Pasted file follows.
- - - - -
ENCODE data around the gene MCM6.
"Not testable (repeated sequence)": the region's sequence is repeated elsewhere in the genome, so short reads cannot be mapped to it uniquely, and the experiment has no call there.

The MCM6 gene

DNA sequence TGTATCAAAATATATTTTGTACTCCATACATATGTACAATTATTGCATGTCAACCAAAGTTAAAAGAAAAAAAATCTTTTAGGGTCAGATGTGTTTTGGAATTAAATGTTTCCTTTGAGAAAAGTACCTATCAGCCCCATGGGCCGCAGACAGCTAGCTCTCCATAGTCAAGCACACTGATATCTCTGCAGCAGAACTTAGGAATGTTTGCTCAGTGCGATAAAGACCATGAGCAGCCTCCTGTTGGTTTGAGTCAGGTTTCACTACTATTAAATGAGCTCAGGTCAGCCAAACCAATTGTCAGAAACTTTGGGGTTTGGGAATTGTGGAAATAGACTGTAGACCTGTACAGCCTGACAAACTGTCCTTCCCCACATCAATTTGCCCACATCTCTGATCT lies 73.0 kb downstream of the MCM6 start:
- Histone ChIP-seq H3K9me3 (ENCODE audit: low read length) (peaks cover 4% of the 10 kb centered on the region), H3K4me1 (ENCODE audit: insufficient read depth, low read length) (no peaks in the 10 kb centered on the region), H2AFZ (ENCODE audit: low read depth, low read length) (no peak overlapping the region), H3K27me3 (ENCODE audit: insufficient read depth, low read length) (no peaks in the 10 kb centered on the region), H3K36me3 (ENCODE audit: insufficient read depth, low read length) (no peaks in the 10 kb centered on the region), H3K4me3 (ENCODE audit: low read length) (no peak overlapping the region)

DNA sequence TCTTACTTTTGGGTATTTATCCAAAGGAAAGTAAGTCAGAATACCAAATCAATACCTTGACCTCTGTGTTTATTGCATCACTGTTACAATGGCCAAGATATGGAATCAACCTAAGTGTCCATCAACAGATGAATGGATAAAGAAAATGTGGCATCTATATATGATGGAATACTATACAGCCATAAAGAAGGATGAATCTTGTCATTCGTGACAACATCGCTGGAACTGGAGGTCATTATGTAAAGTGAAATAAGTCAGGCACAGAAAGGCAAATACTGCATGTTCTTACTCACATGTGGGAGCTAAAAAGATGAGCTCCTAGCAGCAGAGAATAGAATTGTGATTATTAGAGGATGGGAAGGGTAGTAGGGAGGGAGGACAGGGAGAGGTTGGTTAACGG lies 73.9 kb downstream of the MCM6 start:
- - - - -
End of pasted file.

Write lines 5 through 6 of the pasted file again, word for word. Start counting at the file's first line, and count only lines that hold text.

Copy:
- Histone ChIP-seq H3K9me3 (ENCODE audit: low read length) (peaks cover 4% of the 10 kb centered on the region), H3K4me1 (ENCODE audit: insufficient read depth, low read length) (no peaks in the 10 kb centered on the region), H2AFZ (ENCODE audit: low read depth, low read length) (no peak overlapping the region), H3K27me3 (ENCODE audit: insufficient read depth, low read length) (no peaks in the 10 kb centered on the region), H3K36me3 (ENCODE audit: insufficient read depth, low read length) (no peaks in the 10 kb centered on the region), H3K4me3 (ENCODE audit: low read length) (no peak overlapping the region)

DNA sequence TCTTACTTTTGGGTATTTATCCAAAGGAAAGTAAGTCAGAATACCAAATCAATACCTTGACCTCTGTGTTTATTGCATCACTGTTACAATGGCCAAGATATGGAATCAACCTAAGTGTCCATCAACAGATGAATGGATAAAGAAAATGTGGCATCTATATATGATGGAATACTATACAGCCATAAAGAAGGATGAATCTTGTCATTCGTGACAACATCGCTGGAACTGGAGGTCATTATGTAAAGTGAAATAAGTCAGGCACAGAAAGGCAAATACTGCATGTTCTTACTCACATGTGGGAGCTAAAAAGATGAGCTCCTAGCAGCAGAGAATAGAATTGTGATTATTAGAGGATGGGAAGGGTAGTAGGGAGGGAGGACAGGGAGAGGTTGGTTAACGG lies 73.9 kb downstream of the MCM6 start: